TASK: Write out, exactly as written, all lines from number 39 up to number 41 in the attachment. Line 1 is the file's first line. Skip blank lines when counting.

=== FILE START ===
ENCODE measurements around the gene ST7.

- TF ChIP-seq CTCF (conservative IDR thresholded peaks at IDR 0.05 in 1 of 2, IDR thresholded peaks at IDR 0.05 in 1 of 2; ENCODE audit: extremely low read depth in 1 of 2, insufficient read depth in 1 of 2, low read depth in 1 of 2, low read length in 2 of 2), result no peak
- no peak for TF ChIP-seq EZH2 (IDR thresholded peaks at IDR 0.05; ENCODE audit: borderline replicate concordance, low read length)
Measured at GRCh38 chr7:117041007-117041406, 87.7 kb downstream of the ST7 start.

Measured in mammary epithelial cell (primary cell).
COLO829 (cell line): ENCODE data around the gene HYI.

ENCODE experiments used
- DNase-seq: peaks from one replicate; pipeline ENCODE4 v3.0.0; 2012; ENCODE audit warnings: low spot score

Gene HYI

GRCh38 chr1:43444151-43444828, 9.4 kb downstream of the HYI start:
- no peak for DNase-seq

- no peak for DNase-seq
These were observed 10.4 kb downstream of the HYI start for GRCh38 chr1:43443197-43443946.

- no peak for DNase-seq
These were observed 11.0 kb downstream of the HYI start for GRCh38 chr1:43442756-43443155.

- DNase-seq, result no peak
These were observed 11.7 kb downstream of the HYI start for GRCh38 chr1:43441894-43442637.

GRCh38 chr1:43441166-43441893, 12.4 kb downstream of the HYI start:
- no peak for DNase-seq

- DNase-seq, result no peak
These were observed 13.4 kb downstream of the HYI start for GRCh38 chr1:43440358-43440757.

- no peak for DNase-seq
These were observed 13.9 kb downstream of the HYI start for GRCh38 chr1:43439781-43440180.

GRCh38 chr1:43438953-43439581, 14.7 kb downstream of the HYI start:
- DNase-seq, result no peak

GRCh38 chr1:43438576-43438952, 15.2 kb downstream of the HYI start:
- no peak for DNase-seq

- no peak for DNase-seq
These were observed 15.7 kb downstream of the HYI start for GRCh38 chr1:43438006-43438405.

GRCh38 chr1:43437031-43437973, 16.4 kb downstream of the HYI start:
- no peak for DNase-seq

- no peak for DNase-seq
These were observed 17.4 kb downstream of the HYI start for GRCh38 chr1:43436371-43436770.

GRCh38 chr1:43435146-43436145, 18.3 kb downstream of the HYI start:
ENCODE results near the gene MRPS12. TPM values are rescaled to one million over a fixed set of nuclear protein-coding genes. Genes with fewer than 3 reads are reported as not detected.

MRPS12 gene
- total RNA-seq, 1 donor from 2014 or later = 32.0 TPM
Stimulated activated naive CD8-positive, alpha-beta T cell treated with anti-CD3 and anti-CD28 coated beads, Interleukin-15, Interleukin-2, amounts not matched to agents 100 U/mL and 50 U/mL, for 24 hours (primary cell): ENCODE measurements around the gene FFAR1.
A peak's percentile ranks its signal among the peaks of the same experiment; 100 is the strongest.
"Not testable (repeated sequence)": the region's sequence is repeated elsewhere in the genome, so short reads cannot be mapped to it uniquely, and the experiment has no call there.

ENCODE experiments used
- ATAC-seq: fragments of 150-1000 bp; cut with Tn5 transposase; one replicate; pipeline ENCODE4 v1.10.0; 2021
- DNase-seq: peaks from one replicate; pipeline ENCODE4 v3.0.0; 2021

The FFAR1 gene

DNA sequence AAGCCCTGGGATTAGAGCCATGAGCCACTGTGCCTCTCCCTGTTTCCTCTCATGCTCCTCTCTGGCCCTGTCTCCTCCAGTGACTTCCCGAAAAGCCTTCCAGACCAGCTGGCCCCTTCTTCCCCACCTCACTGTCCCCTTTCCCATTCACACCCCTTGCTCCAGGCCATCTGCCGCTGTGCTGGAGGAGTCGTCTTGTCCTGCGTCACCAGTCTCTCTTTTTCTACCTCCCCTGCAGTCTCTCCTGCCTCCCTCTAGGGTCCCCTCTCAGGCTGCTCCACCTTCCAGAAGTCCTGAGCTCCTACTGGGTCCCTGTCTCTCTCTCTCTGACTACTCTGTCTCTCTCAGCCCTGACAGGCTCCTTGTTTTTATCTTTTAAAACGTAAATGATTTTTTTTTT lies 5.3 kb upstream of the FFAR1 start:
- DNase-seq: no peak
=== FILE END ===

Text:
A peak's percentile ranks its signal among the peaks of the same experiment; 100 is the strongest.
"Not testable (repeated sequence)": the region's sequence is repeated elsewhere in the genome, so short reads cannot be mapped to it uniquely, and the experiment has no call there.

ENCODE experiments used